It turns out that the guy who shot the lion is a dentist. His office is just down the road from my home in the otherwise uneventful suburb of Bloomington, Minnesota. He is now a marked man, a wanted criminal. His business is in shambles, his patients all scattered to other dental clinics across the Twin Cities.
Okay, it’s true that we all like to see dentists suffer, and that is perhaps the latent motive behind the worldwide blitz against this tooth-puller who paid $50,000 to some African guides for the privilege of bow-hunting the king of beasts. Open wider, please. This is going to hurt.
But then there’s that whole thing about hunting. Lots of people don’t like hunting for various reasons. I admit I don’t like hunting. But it’s not a matter of principle, it’s a matter of pleasure. Or lack of it. I tend to agree with Dr. Samuel Johnson who said that God gave us so few pleasures, it’s strange that hunting should be one of them. However, I understand that going back across the centuries, there is a tradition well-honored that involves the thrill of the chase, the bagging of the prize, the meat, the mount, the glassy-eyed memory of man versus beast. One of our most popular presidents, Theodore Roosevelt, posed proudly with the big game he shot in Africa. It contributed to his fearless and rugged image, a man with a zest for adventure. Nobody complained.
Though hunting is still very popular, fueling a huge industry devoted to the pastime, hunters themselves are a strangely marginalized lot, dismissed as unsophisticated rednecks and regarded not nearly as well as the animals they track down. They can be tolerated if they are going after crocodiles or monster carp or wild hogs, and other lower life-forms like themselves, in which case they are part of a freak show, but when they don costly gear and hire outfitters, they have entered the realm of Lex Luthor. They are bad guys of comic book proportions, making war on our precious planet.
But even if we grant that paying a lot of money to shoot an exotic animal that had been lured out of its protected area was wrong, that it violated a well-defined law or a well-defined ethical boundary, even if we grant that it may not have been done in good faith but with a certain selfish coldness, there is still the larger question: why is the outrage over the act so out of proportion with that over the abortion industry selling baby parts? But here is an even better question: what is the connection between the lack of uproar over abortion and the over-the-top uproar over lion-killing?
There is a connection. A few good quotations from G.K. Chesterton will explain it.
First, Chesterton says that if there is one thing worse than the modern weakening of major morals, it is the modern strengthening of minor morals. This explains why abortion is legal, but smoking a cigar in a public park is illegal. This explains why the modern world is more upset about the killing of one lion than the slaughter of millions of babies. It explains why their veins pop from their necks that a game hunter would stalk a wild animal in order to stuff it as a trophy, but they ignore the systematic dismemberment of live babies extracted from their mother’s wombs so as to save the best parts for resale. It is something of an understatement to say that their major morals are weak and their minor morals are strong, but that is still the essence of it.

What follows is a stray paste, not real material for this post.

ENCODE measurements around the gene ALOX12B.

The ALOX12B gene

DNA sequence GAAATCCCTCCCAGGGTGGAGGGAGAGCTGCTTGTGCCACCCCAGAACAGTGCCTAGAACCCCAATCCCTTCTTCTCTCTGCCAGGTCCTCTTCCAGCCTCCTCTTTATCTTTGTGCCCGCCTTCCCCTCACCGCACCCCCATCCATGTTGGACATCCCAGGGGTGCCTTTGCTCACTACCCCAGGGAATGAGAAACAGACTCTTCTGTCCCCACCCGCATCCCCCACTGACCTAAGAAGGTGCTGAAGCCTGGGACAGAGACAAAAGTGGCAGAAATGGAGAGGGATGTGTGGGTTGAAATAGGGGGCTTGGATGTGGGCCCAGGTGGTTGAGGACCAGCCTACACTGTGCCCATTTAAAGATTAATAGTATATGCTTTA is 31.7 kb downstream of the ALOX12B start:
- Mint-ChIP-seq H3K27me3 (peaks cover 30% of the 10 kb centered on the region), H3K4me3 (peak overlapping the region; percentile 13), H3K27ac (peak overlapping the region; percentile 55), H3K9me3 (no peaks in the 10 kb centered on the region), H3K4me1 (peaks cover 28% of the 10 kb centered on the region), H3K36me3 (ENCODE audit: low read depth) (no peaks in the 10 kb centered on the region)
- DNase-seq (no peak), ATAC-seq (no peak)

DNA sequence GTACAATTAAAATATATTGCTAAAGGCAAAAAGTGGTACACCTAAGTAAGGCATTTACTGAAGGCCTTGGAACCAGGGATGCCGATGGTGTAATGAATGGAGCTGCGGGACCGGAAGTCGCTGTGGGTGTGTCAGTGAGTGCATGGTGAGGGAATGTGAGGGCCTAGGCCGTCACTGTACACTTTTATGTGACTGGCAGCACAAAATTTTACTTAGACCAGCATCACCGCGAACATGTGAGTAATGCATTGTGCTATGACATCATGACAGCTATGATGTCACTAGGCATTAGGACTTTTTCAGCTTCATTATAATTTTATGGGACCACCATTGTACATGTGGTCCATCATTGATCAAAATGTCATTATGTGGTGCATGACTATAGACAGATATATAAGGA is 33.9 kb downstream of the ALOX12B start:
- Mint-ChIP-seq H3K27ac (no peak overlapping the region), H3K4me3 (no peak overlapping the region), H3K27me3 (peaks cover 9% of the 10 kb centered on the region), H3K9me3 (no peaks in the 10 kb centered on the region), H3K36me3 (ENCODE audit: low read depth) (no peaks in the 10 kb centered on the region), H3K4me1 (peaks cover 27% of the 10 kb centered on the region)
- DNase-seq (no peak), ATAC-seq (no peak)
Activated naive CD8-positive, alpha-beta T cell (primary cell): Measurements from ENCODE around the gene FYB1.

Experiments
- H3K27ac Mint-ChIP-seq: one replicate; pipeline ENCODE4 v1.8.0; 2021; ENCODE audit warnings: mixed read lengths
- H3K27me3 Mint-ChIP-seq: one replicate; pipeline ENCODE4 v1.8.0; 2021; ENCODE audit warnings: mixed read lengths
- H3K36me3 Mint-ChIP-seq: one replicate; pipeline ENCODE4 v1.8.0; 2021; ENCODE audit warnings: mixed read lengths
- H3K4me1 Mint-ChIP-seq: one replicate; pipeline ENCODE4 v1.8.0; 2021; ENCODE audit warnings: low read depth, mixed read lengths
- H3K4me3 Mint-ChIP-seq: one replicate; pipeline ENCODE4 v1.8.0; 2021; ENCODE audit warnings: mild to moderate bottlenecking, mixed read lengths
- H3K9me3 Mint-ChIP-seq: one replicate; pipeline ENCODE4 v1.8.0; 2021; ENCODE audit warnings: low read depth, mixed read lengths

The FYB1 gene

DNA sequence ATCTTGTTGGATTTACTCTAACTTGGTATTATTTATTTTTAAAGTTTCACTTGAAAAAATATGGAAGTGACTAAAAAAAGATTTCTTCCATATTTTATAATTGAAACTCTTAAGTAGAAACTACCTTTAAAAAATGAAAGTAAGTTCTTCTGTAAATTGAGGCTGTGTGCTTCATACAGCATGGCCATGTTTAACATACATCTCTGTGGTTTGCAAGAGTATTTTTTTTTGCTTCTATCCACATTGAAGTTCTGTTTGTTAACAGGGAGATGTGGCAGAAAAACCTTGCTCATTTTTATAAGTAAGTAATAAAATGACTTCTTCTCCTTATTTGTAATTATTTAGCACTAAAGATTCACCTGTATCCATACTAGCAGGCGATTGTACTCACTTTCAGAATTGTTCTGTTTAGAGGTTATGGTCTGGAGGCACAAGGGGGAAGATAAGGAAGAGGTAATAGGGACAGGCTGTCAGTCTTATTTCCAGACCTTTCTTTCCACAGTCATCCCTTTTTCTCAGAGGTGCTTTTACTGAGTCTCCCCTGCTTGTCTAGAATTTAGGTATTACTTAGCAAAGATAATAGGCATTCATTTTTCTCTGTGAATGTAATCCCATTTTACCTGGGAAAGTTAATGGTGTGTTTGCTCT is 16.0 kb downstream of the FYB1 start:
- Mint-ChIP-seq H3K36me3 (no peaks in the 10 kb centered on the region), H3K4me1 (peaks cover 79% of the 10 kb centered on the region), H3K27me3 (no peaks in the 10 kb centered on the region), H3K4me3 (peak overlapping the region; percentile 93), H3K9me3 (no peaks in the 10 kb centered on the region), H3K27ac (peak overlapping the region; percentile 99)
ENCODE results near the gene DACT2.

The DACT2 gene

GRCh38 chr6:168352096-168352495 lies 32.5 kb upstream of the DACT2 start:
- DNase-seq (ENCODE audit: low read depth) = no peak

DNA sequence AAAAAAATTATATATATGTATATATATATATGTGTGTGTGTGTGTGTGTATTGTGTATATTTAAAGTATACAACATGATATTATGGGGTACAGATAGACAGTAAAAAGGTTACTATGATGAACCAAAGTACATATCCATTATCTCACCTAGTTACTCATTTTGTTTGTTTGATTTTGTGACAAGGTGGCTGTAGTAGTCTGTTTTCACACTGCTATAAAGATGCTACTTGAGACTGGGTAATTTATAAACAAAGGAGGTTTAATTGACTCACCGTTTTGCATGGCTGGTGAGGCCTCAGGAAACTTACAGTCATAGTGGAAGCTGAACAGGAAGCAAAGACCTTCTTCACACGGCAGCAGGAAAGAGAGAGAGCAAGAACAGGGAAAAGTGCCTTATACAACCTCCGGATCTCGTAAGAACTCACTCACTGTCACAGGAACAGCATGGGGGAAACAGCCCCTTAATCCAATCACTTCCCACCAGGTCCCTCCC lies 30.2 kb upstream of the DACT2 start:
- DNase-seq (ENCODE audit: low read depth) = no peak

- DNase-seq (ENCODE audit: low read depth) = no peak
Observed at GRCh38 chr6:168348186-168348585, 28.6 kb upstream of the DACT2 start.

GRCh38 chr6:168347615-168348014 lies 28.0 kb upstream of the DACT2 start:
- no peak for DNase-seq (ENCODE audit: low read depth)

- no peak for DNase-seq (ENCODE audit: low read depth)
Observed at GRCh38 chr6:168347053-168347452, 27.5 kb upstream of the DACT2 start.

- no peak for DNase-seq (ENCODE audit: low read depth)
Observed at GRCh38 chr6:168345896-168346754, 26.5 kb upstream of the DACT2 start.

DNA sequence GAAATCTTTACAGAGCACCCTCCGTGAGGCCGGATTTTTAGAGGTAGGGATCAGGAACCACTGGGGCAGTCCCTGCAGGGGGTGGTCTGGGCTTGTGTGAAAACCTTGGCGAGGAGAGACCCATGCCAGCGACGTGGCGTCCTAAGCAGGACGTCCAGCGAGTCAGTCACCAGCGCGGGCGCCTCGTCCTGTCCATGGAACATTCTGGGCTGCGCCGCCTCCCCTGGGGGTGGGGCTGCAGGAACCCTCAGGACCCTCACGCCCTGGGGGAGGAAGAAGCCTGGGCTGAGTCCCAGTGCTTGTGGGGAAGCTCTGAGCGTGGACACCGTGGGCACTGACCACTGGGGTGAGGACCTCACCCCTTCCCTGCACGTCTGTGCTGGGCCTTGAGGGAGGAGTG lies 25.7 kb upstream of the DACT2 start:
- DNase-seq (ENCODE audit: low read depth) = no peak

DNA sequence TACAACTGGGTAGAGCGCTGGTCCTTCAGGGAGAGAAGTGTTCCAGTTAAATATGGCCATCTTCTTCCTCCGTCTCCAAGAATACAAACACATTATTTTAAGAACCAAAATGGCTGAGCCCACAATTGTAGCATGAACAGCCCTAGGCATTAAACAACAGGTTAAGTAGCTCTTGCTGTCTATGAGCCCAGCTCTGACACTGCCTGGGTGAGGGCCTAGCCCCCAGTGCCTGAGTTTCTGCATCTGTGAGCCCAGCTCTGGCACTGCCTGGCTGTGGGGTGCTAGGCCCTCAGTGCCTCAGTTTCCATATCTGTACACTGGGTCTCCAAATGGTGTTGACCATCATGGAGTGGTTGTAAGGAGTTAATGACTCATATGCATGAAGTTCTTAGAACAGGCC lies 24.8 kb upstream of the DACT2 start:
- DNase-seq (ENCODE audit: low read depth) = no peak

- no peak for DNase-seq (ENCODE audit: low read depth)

But when did hunting turn into a sin?
It happened when we stopped worshipping God and started worshipping Mother Nature. And at the same time that hunting was becoming unpopular and then unacceptable, abortion went from being a crime to being a right. Chesterton says, “Wherever you have animal worship, you will have human sacrifice.” That is why there are more pet stores than baby stores in our strip malls and why there is now a price on a lion-hunter’s head while Planned Parenthood rakes in millions of dollars. We have sacrificed our babies to the Earth Goddess.
This worship of nature is a great fallacy, but as Chesterton says, “Fallacies do not cease to be fallacies even if they become fashionable.” The problem comes from calling Nature our Mother. Chesterton says, “Nature is not our mother, nature is our sister, because we both have the same father.” We love our sister, we respect our sister, we laugh at our sister, we watch out for our sister, “but she has no authority over us.”
The fallacy of nature worship is revealed in its own inconsistencies as a philosophy. What, after all, could be more unnatural than abortion? Or, as Chesterton says, “If Nature herself is so kind a mother, why should anybody be so pessimistic as to shrink from motherhood?”
Keeping everything in its proper proportion is one of the great tasks of the Catholic Church, especially as the world continues to spin out of balance. Pope Francis, in his recent encyclical, shows that balance very well. He urges us to take care of both our physical environment and our spiritual environment, as both have suffered the degradation that comes from sin. The solution, as always, begins with repentance.